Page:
Caribbean film festival brings open air cinema to Windrush Square

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The Windrush Caribbean Film Festival (WCFF) is working in partnership with Friends of Windrush Square to provide what it says is the first ever outdoor cinema screening in Brixton’s Windrush Square on Sunday 23 June, as part of the Big Caribbean Lunch.

The event, running from noon to 7pm, will see 100 original members of Windrush Generation and their descendants enjoy a Caribbean lunch and storytelling to the soundtrack of music they brought with them to Britain.

The festival launches today (13 June) with the theme Transition and Travels – The Journey Continues.

Now in its fifth year the festival celebrates Black British film making and the legacy of storytelling about the contributions of the Windrush Generation and their descendants.

More than 60 films were put forward for screening. At launch in the Rich Mix cinema in East London attendees learned which had been successful.

Audiences worldwide will be able to access the 2024 festival online, on demand for 30 days.

Starting on Wednesday 19 June, audiences will be able to attend in-person screenings, interviews and panel discussions.

As well as showcasing new works from up-and-coming creators, the festival will also draws on archives for historic storytelling.

“The Windrush Caribbean Film Festival is delighted to add this exciting outdoor cinema experience to the Big Caribbean Lunch,” said festival co-founder and director Patricia Hamzahee.

“Guests will be able to watch a selection of engaging short films and end with Super Sam, an inspiring tribute to 98-year-old Brixtonian Clovis Salmon.”

The festival will showcase more than 30 films in Birmingham, London and Newport, Wales. 

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It culminates with a Closing Ceremony at the Ritzy in Brixton on Saturday 29 June at which awards will be given for best short, best feature and best film. along with two special awards: the Paulette Wilson Windrush Justice Award given in memory of the tireless campaigner for justice who confronted the continuing Windrush scandal, and the Menelik Shabazz Award given to an outstanding up and coming Black British filmmaker.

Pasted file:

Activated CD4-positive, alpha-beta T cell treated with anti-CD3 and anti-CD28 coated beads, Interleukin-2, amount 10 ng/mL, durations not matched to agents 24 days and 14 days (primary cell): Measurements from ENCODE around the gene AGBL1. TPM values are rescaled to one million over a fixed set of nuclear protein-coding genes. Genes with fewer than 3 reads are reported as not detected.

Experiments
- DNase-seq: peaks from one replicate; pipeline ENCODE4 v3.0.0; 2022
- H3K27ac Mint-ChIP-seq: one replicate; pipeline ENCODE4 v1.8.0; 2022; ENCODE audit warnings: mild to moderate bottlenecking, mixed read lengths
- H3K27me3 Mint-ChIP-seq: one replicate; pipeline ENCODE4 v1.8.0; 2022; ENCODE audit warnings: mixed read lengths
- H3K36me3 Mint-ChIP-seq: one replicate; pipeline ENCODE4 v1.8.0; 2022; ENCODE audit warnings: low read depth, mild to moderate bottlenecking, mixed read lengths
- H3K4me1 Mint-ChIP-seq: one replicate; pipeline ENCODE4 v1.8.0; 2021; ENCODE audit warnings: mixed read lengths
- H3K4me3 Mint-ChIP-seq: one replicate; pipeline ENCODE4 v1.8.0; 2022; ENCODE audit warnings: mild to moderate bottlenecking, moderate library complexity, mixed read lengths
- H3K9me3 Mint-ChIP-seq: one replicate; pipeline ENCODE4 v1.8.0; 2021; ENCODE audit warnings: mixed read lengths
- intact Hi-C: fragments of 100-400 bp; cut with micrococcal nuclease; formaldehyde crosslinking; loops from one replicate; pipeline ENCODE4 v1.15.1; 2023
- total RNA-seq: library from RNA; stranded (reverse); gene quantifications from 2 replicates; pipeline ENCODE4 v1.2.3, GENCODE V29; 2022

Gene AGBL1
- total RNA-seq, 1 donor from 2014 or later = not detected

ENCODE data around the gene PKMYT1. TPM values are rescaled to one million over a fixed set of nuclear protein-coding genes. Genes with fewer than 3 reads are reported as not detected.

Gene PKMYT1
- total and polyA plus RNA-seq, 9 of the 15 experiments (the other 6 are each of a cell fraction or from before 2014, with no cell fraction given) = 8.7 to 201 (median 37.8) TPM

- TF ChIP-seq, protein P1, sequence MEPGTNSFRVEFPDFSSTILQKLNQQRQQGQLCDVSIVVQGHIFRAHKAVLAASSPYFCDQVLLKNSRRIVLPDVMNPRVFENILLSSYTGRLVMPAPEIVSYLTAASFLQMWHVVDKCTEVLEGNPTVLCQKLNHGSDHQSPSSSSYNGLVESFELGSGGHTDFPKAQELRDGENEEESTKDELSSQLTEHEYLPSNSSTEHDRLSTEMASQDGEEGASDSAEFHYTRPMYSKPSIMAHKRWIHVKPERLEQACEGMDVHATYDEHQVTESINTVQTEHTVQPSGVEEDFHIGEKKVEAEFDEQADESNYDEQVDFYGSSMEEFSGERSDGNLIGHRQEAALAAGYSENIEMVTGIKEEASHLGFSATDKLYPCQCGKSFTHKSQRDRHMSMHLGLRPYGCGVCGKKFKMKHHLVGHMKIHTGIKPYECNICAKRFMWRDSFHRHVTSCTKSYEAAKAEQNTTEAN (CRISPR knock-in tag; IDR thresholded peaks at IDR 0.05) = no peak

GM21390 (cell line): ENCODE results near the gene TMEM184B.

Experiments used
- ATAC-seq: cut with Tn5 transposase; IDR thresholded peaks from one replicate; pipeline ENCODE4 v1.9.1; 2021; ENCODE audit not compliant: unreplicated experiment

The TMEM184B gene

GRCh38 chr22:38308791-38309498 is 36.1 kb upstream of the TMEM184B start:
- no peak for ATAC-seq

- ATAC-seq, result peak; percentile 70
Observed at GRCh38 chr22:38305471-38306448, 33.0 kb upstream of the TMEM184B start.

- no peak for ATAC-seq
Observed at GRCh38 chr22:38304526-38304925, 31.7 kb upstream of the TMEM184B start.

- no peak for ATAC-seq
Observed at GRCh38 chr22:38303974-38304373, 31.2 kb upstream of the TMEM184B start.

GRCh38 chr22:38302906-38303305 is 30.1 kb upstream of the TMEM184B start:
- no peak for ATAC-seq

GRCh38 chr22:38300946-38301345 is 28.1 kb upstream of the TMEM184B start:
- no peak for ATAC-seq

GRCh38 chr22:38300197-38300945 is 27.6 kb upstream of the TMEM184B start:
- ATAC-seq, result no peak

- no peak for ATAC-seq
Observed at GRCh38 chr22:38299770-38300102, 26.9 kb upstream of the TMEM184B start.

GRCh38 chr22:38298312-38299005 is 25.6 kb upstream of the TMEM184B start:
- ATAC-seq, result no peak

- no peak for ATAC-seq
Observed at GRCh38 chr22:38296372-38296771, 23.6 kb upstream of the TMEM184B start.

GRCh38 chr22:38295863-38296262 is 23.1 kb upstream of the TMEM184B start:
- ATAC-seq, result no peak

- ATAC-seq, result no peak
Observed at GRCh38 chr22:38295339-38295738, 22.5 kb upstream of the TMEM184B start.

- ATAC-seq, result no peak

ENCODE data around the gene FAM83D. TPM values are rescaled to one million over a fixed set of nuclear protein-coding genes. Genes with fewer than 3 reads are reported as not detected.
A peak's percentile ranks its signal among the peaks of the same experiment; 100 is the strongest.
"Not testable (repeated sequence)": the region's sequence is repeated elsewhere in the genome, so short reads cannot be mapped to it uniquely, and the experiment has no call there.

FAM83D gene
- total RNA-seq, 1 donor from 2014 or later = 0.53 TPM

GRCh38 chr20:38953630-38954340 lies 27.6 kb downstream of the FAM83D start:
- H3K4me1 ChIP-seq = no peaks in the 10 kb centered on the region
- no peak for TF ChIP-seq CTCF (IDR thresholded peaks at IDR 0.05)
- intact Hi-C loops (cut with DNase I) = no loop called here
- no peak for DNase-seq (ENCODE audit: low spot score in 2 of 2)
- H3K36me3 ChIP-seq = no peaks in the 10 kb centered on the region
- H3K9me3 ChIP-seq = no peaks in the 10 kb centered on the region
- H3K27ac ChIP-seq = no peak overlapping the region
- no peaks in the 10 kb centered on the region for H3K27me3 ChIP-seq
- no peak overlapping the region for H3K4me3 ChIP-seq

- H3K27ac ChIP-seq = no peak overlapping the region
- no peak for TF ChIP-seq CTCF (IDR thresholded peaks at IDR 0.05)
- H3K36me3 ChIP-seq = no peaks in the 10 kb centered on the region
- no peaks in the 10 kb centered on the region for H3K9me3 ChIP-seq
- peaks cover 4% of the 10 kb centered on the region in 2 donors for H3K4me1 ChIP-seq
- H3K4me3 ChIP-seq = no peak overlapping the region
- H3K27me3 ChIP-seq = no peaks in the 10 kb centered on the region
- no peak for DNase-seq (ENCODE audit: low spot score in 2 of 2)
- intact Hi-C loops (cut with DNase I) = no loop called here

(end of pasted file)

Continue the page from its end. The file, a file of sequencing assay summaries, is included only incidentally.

Adjani Salmon won the inaugural Shabazz award last year.

This year’s theme of Transitions & Travels highlights the importance of movement for Caribbean people from their home countries to the UK and how this history was symbolised through the journey of some aboard HMS Empire Windrush.

“This is an opportunity to celebrate the vibrant and diverse Caribbean communities in Britain, their profound impact on life in the UK, and the continuing contributions they and their descendants make today,” said WCFF director Ansel Wong CBE.

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There will be a WCFF showing at the Ritzy in Brixton on Saturday 22 June.

This year’s WCFF official selections, which are subject to change, are (title and director):

  • Black Stroke Olivia Smart
  • Burnt Milk Joseph Elmhirst
  • Choke Hold Joel Ayuk
  • Civic Dwayne LeBlanc
  • Dementia: The Island Journey Rianna Patterson
  • Fearless Noella Letitia Mingo
  • Flame C’drick Fremont
  • Hard to Reach Darryl Foster
  • Homegrown Corinne Walker
  • Iconography: Roy Cape Mikhail Neruda Gibbings
  • Ivan Jazz Pitcairn
  • Mosiah Jirard
  • Otros hombres Geury Calderon Castro
  • Paria’s Pearl Suelyn Choo
  • RèD Fabienne Orain-Chomaud
  • Results Day Omari McCarthy
  • Returned Janett Marrett
  • Santiago of the Women Rosamary Berrios
  • Save Me Amani Simpson
  • Secret Lives: The Untold Story of British Hip Hop Eunice Olumide
  • Shielding Sheila Joyce Ann Grey-Carter
  • Some Sweet Day Rasheed Peters
  • Sugarlands Akley Olton
  • That Great British Documentary Joan Hillery
  • The Happiest Time Mia Harvey
  • This Light is Fire, Too Dwayne LeBlanc
  • Tula Lives! Thijs Borsten
  • Who We Were, Who We Became Darshan Gajjar
  • Windrush75: Forging Ahead R
  • Like Water Water Cassa Pancho’s Ballet Black 
  • Then Or Now Cassa Pancho’s Ballet Black


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